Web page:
The pagan concept of individual elements — sometimes four, sometimes five or more — while certainly nothing new, does tap into a universal truth. Our bodies and our world are made up of these things. As writers, we recognize the soul, that part of humanity that drives us to spend our days attempting to communicate with one another and leave a memorable legacy through our work. One simple method for dealing with writer’s block, then, is to study the relationship between the soul and the classical elements that affect our day-to-day lives. If you’ve been searching for inspiration, study the list below and find the element that speaks most to you. Regardless of your personal spiritual leanings, you’ll at least be doing something different.


Create yourself a garden space and work in it, every day.

Scatter potted plants around your home.

Walk quietly in the woods or through a meadow or hayfield.

Get a little Zen rock garden for your desk.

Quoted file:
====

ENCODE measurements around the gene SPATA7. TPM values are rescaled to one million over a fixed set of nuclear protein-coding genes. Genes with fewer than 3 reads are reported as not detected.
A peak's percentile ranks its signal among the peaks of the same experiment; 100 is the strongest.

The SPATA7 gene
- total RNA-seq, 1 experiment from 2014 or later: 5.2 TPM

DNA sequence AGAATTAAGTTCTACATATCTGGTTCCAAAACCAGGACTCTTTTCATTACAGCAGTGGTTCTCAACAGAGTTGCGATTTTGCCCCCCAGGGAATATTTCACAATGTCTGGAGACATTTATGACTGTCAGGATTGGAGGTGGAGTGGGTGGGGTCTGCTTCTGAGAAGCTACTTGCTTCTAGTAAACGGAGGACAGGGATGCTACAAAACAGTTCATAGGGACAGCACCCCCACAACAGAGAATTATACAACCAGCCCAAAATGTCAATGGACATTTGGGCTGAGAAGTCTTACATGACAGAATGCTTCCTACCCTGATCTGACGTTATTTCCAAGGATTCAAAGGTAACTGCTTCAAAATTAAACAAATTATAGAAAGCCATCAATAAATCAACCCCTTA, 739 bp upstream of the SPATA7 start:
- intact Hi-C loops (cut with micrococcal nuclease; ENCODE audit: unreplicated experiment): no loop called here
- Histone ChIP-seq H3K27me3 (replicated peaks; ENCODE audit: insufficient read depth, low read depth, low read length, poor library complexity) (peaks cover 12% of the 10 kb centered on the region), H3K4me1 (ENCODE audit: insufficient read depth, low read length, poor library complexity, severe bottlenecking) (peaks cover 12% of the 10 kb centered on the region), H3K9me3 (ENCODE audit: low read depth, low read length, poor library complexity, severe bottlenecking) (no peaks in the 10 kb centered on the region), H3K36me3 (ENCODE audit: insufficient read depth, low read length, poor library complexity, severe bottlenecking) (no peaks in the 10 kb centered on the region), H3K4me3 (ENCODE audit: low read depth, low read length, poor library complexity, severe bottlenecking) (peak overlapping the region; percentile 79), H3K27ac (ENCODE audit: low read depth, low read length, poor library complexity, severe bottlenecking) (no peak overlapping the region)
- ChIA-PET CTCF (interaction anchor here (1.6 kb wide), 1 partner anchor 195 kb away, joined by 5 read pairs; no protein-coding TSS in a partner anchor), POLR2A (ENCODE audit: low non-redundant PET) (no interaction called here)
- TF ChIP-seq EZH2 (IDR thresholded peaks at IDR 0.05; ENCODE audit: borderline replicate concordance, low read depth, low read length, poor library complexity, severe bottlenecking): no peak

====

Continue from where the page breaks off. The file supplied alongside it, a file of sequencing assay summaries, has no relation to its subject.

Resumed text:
Clean. Pick up excess clutter around your house. Scrub your bathroom. Vacuum your floors.

Bake bread. Find a simple yeast recipe and knead the dough.

Build something. Wood and stone are solid and come from the earth, making them especially appropriate media. Try mosaics, carvings, furniture and small woodcrafts.


Go running.

Purchase a stationary bike, rowing machine or elliptical.

Ride a horse or a bicycle.

Stand outside on a breezy day.

Switch on some sort of fan.

Fly kites.

Simmer something on your stove and inhale the aroma.

Adjust your thermostat, adding heat or air-conditioning as the season warrants.

Practice simple breathing exercises. You can make this one part of your morning spiritual routine.


Light a candle. Better yet, light several and scatter them around the room, just be sure to set them in stable places and snuff them when you leave!

Burn incense or fragrance oils.

Cook dinner on a grill.

Install a fire pit or chiminea in your yard.

Buy a lava lamp.

If you have a fireplace, build a fire in it and keep it going throughout the day.

Play with a woodburning kit.

Work with tools that involve heat, sparks and ovens. Try light metalsmithing or pottery. You could learn to solder, weld or use a grinder disc.


Take a long shower.

Go for a walk in the rain.

Place a portable fountain somewhere in your house.